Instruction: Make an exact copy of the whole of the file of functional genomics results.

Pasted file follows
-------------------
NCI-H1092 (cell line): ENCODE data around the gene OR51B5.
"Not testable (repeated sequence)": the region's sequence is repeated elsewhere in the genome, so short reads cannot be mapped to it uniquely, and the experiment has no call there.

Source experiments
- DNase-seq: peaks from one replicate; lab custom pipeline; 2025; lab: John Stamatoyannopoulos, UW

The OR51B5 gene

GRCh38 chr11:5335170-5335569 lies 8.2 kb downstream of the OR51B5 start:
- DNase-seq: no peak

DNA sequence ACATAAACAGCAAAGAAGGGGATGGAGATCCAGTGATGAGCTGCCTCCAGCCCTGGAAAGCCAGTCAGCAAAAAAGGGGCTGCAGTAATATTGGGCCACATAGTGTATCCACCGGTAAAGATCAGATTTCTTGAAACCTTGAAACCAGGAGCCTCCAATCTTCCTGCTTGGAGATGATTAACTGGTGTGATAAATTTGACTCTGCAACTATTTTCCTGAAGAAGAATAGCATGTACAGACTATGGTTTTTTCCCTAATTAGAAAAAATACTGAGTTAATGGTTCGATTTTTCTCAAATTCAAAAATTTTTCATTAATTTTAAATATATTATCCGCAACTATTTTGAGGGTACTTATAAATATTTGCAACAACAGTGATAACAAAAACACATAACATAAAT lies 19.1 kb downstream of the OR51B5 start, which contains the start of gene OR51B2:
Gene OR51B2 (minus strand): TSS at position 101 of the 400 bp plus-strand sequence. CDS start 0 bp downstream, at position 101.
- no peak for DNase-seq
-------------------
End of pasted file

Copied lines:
NCI-H1092 (cell line): ENCODE data around the gene OR51B5.
"Not testable (repeated sequence)": the region's sequence is repeated elsewhere in the genome, so short reads cannot be mapped to it uniquely, and the experiment has no call there.

Source experiments
- DNase-seq: peaks from one replicate; lab custom pipeline; 2025; lab: John Stamatoyannopoulos, UW

The OR51B5 gene

GRCh38 chr11:5335170-5335569 lies 8.2 kb downstream of the OR51B5 start:
- DNase-seq: no peak

DNA sequence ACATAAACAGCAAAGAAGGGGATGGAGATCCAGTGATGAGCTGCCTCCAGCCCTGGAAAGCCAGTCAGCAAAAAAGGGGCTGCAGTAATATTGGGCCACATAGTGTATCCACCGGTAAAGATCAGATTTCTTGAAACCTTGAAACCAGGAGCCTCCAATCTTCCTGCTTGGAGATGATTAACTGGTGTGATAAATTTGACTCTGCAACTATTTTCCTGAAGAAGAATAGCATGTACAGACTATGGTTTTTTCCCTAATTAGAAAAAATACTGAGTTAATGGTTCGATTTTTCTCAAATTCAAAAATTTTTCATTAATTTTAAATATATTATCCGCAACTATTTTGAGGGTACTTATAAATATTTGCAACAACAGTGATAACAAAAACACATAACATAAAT lies 19.1 kb downstream of the OR51B5 start, which contains the start of gene OR51B2:
Gene OR51B2 (minus strand): TSS at position 101 of the 400 bp plus-strand sequence. CDS start 0 bp downstream, at position 101.
- no peak for DNase-seq